At the beginnings of 1930, the ‘Secció d’Antropologia i Prehistòria del Centre de Cultura Valenciana’ (Section of Anthropology and Prehistory of the Valencian Cultural Centre) explored the cave, recovering a whole set of archaeological materials for the institution (C.C.V. 1931). Towards 1935 and without being able to localize any written documentation, there were several activities of extraction of stone with the use of dynamite in an important part of the archaeological deposit. This mining activity extracted blocks of various tones which were taken down with chains pulled by oxen till the town. Part of them, as it seems, where used to elaborate the stone tables of the disappeared casino, according to oral testimonies.The activities related to the «treasure quest» of 1860-70, as we understand of the tale of L. Calvo, took place with the use of blasts, “towards the entrails, each time narrower”. These efforts required of instruments, organization and an economic budget, affecting only sectors as the gallery or the chasm which have such narrow slits. Without any doubt, these activities where developed during a long time, maybe favored by some protohistoric metallic finding or by whimsical obstinacy. When in 1880 Leandro Calvo visits the cave, the floor was formed by a reddish clay deposit between two stalagmite levels. The first appreciation is that there didn’t exist is an extensive layer, archaeological level 1, of an intense black color of easy erosion. The already mentioned red level can correspond to different warm levels or terra rossa such as level IV or level XIII, both restricted by stalagmite packets. In 1924 the entrance to the cave was the central part, like today, and this showed a height of 10 m. with a strong falling to the right (south) and with a presence of a chasm, with a two meter mouth. The existence of strong ossiferous deposits in walls and ceiling must refer to the North sector. The data of V. Grau which also corresponds to 1924, indicates little width of the cave, so it is possible that a part of the central deposit still existed.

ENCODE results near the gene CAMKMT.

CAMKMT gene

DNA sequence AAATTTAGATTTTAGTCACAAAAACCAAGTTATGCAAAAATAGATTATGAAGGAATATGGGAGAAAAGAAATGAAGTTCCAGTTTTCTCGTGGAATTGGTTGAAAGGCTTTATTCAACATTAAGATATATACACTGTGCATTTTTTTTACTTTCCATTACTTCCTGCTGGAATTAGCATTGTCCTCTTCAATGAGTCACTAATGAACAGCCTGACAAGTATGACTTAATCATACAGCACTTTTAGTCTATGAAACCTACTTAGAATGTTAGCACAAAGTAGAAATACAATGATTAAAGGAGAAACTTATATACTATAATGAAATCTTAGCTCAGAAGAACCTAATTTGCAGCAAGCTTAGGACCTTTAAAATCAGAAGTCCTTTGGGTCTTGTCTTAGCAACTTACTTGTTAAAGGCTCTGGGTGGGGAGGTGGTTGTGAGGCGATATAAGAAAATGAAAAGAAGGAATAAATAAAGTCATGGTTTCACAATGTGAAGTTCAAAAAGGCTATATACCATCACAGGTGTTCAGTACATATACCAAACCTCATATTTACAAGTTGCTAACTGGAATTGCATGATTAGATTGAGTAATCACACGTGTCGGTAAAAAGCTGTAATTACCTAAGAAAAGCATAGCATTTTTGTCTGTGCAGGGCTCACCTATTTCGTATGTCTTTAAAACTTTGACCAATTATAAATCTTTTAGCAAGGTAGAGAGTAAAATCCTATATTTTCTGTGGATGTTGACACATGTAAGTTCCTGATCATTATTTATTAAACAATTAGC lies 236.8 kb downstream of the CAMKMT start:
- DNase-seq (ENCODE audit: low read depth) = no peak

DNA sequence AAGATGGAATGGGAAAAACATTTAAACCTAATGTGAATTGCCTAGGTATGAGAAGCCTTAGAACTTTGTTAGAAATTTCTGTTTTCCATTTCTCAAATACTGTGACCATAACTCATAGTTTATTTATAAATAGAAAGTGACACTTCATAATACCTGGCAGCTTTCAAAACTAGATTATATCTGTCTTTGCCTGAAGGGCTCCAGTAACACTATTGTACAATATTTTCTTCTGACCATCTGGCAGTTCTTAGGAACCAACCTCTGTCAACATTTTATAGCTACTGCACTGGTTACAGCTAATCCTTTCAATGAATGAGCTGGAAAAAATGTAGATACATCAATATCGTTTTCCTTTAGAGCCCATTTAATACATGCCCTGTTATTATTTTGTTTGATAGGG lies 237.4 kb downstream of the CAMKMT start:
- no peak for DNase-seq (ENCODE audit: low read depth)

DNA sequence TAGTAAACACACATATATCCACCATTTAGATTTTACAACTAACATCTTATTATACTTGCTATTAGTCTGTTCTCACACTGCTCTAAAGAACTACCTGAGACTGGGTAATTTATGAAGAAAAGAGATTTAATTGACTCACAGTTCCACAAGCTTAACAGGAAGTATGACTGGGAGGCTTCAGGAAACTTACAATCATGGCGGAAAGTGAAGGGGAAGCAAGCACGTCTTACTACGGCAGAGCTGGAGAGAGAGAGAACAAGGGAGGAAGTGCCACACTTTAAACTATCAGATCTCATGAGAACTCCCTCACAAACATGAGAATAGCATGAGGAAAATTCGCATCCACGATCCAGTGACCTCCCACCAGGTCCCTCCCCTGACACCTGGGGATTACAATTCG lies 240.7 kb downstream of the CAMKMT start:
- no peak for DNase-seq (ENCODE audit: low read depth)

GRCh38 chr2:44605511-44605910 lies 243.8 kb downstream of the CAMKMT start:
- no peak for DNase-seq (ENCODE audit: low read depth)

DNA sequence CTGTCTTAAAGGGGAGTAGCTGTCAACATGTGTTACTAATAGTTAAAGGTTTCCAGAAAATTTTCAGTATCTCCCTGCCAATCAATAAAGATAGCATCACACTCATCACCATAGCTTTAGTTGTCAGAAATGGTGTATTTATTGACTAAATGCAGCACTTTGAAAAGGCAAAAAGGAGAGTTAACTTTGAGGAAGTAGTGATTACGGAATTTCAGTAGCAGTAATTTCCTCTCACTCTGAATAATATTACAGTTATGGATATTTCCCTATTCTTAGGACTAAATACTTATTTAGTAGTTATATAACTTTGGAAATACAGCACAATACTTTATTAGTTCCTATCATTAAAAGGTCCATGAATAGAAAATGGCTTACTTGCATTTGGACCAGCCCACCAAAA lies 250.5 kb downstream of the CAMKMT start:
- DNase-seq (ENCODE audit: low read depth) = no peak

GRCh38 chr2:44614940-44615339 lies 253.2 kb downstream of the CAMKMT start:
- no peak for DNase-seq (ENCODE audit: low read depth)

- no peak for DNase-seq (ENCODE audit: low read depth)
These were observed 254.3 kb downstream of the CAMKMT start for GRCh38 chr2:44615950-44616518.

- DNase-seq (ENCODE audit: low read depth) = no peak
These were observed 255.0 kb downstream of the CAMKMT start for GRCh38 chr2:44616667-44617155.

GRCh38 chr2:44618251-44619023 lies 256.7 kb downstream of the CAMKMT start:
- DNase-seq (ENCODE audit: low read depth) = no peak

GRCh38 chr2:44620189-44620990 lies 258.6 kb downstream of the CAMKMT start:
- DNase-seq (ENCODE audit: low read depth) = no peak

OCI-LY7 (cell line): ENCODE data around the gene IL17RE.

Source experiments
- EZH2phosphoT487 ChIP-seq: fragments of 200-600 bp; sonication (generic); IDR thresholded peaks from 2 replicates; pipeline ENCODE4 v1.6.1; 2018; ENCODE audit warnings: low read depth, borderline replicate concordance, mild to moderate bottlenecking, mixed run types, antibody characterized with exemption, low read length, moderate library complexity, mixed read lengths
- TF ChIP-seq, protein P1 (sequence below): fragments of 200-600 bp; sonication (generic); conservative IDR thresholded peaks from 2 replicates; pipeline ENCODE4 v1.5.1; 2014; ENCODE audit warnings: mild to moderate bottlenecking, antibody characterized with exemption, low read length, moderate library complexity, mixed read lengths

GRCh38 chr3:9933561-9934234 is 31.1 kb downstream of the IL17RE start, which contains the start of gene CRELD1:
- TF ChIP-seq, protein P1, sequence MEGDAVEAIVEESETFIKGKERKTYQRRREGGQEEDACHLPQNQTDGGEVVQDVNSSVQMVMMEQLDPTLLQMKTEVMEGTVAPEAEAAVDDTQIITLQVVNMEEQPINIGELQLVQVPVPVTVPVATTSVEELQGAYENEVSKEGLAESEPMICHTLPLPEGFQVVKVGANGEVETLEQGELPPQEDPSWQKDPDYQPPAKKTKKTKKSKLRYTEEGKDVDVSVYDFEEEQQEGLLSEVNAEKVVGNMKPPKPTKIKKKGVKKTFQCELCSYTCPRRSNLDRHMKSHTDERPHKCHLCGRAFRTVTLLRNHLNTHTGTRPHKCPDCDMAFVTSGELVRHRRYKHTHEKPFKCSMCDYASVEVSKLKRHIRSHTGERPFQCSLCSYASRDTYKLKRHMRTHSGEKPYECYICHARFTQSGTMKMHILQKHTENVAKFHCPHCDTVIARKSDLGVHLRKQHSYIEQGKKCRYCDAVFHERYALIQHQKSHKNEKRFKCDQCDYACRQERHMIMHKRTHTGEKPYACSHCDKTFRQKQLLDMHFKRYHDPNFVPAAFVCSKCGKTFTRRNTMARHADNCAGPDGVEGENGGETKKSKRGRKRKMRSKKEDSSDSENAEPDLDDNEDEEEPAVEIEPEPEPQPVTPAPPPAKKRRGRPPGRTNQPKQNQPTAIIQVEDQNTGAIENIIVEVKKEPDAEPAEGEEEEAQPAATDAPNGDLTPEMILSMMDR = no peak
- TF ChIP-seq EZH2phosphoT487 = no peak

Towards 1935 there mining activities must have taken place, searching for the stalagmite levels for their industrial exploitation. They used blasts, with block extractions and staggering with trenches on the Northern Sector. In the southern extreme, there was a well perforation of 3,5m and 95 cm of diameter, through blast-holes. The activities of the 1930s would have been intense and abandoned with the using up of the quarry. This work produced transformations and conditioning for the stone extraction and the spill of earth to the gorge as waste. The strong ramp that exists in the west sector is due to the spill of sedimentary fill, whilst the stone extractions corresponds to the N Sector, which still shows abandoned blocks from the mining activity.